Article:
When a stage becomes the world (and the other way around)

By Matthew Greene

Playwright Matthew Greene reflects on the life experiences that culminate in his new play, Good Standing, about a gay Mormon facing excommunication the week after marrying the man of his dreams. Good Standing premiers at Plan-B Theatre October 18-28.

It all started when I was six years old. My parents took me to see my first play at a local community theater. When the actor playing Rumpelstiltskin asked for volunteers from the audience to help him spin straw into gold, my hand shot straight up.

I remember distinctly how I felt, up on that stage, as I saw the illusion of this fairy tale theater melt away: The scenery had nails sticking out of the back, the costumes had seams and zippers, and the theatrical world that had me fooled faded into a dark backstage world filled with prop table and water bottles and other actors waiting for their cues.

Some might say that was the moment the magic was spoiled for a young spectator like me. I would say the magic was just beginning.

In that moment, theater transformed from something mystical and far removed into something that human beings can do. Stories could be invented and shared, performances could conjure laughter and tears, and a group of unrelated people could and would willingly sit together in a darkened room and lend their collective belief to the fiction playing out in front of them. Without that belief, I started to realize, the whole thing crumbled. With it, though, something truly beautiful could happen.

I sat in other rooms in those early years that fostered and relied on collective belief. There we sang hymns and performed rituals and felt a connection not just to a higher power but to each other. I remained in those same rooms as I got older, buoyed up by the shared belief, the communal faith.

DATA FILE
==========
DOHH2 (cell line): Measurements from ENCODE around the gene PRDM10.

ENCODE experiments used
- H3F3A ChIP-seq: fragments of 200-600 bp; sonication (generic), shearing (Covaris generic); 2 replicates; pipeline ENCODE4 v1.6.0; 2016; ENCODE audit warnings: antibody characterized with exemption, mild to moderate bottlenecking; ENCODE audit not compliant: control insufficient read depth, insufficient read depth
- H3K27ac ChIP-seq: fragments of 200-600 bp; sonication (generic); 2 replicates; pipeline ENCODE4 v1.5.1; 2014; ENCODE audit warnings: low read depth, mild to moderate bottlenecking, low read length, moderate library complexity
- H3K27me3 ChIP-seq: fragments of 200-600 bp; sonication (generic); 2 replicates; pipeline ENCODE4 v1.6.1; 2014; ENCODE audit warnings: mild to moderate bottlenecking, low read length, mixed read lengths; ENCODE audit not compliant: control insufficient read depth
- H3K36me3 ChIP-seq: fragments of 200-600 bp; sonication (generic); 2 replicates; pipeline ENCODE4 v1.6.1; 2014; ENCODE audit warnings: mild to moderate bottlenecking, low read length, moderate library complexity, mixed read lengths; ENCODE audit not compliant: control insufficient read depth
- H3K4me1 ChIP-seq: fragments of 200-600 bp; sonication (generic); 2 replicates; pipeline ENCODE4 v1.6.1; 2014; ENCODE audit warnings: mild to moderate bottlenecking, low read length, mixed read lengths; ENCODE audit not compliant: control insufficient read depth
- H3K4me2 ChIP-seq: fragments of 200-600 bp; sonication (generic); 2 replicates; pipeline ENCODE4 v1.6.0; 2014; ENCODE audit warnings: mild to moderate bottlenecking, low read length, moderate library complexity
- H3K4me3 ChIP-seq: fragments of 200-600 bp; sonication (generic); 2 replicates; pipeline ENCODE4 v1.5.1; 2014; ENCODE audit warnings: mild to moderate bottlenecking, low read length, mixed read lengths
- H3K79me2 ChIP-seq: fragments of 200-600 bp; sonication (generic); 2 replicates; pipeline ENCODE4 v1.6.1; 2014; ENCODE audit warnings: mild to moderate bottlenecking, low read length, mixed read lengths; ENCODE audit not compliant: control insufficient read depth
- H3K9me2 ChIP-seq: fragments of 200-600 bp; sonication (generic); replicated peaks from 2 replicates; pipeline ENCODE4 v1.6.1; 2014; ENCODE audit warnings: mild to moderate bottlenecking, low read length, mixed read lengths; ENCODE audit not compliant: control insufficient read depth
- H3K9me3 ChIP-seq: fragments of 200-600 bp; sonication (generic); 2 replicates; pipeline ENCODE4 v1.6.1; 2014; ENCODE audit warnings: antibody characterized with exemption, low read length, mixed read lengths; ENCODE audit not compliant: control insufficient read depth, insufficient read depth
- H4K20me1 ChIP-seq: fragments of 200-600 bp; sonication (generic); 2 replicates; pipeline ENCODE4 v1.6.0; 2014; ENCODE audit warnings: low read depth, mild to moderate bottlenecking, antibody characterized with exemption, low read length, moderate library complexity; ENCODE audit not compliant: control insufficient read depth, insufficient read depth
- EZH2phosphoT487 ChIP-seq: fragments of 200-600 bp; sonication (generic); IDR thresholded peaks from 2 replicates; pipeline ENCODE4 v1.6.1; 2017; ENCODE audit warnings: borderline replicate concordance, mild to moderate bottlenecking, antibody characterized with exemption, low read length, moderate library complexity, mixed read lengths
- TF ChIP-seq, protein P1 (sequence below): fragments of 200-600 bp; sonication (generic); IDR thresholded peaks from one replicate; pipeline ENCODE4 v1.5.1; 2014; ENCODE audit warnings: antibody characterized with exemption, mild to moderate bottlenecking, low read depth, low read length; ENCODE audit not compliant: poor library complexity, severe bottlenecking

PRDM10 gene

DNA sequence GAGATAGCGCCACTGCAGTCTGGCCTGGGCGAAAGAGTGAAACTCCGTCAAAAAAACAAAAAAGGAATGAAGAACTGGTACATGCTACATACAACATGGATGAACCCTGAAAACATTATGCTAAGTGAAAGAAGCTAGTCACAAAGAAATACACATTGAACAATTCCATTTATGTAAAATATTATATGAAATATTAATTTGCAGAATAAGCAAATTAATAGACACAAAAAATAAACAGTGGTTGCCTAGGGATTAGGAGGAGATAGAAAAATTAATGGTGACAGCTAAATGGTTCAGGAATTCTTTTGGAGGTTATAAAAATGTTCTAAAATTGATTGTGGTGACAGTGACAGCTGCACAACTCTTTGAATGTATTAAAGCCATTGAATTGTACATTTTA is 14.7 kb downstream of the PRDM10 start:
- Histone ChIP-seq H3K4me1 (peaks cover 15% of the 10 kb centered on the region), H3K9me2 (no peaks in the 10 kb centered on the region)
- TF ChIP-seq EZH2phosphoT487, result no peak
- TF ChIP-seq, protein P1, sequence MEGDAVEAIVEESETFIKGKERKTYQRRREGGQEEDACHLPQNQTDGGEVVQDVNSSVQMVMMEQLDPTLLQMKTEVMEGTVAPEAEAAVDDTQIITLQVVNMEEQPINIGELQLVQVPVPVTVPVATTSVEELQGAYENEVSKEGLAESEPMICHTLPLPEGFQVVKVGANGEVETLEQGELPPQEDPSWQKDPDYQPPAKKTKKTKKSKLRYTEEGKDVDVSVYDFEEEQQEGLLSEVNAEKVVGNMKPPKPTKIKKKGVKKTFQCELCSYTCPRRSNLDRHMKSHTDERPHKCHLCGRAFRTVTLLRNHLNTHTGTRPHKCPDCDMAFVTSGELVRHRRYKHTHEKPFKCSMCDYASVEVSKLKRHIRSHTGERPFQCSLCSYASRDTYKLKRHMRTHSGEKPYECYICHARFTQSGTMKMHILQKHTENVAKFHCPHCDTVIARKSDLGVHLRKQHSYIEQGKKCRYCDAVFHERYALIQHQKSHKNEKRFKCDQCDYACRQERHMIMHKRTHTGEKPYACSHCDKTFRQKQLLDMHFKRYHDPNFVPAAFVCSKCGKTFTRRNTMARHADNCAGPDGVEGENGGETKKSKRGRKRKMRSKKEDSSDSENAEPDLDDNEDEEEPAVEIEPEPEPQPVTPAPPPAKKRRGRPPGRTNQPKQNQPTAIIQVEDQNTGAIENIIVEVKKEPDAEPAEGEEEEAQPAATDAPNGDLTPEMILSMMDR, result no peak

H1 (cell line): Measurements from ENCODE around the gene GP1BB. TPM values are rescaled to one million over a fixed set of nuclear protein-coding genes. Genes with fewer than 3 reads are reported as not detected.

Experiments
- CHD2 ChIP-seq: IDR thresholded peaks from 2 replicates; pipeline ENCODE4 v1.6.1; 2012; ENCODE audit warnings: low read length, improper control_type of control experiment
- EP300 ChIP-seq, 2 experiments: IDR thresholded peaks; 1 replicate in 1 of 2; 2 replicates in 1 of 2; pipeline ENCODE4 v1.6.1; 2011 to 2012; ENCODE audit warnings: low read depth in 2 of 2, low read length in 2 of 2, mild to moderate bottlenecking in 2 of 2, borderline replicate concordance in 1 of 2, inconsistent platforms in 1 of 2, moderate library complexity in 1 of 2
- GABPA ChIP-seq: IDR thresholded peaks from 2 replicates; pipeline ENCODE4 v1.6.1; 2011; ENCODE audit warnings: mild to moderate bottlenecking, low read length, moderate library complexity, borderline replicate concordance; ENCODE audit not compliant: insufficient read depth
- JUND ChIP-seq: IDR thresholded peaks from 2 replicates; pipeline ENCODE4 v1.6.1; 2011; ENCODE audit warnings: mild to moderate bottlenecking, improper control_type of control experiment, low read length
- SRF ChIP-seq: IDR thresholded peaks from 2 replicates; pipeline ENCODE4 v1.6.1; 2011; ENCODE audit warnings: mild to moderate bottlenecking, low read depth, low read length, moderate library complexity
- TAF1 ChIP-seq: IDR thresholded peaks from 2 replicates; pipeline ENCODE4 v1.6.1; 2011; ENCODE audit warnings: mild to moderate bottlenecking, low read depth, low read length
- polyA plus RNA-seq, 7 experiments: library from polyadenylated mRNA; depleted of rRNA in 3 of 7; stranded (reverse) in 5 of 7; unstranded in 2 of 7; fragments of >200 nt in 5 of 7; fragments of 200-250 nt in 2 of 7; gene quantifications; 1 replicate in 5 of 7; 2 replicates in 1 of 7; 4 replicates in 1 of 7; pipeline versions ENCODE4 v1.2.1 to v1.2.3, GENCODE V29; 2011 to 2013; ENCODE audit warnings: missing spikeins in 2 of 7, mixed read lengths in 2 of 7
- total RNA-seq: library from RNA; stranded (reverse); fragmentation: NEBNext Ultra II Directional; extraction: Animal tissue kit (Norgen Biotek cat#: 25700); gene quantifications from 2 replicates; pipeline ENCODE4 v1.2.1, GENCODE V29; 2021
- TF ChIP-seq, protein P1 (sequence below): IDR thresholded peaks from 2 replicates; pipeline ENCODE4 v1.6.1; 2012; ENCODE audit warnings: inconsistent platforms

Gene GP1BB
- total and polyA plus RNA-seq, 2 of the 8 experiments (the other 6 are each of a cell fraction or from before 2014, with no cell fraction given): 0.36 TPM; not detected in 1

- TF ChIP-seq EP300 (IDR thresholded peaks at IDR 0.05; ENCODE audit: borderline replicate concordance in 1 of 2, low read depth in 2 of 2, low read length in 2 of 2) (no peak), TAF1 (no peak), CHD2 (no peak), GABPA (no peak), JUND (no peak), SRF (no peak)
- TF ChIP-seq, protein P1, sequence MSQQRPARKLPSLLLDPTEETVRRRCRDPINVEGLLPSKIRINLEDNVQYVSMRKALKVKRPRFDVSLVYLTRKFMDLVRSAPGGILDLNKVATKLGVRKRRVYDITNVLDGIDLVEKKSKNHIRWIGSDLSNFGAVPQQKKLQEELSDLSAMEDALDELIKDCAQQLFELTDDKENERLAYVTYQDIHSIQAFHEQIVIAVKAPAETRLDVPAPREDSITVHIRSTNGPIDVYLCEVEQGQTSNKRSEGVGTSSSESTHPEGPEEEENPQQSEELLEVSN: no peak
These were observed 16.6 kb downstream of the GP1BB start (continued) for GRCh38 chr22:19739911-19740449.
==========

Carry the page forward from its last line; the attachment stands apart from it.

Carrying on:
There was no Rumpelstiltskin at church, but there was plenty of audience participation. And the closer I got to the action, the more clearly I could see the seams, the nails, and the darkened backstage world. Still, I pressed on, hoping there was a place for me on that stage as well, hoping in that room full of believers we could create something beautiful together.

To say there just “wasn’t a place” for me as a gay man in the Mormon church is too simplistic. It doesn’t acknowledge the years I spent there, learning to serve and to love, instilling a foundational belief in ultimate good. But something happens to the proverbial square peg being forced into a round hole: Eventually it gets damaged. Mangled. And I had to bow out.

It’s painful to leave, even if it would have been more painful to stay, and that pain is at the heart of Good Standing. Throughout its development, the play has taken many forms: a breakup story, an anti-religion tirade, a family drama, a romantic saga against all odds. In the end, it’s a solo play that contains a smattering of all of the above, wrapped up in the kind of theatrical package that made me believe so many years ago.

After all, we’re all trying to spin straw into gold.

Matthew Greene’s Adam & Steve and the Empty Sea premiered at Plan-B in 2013. His latest, Good Standing, premieres at Plan-B Theatre October 18-28, then plays United Solo in New York on November 4. Details and tickets at planbtheatre.org

This article was originally published on September 30, 2018.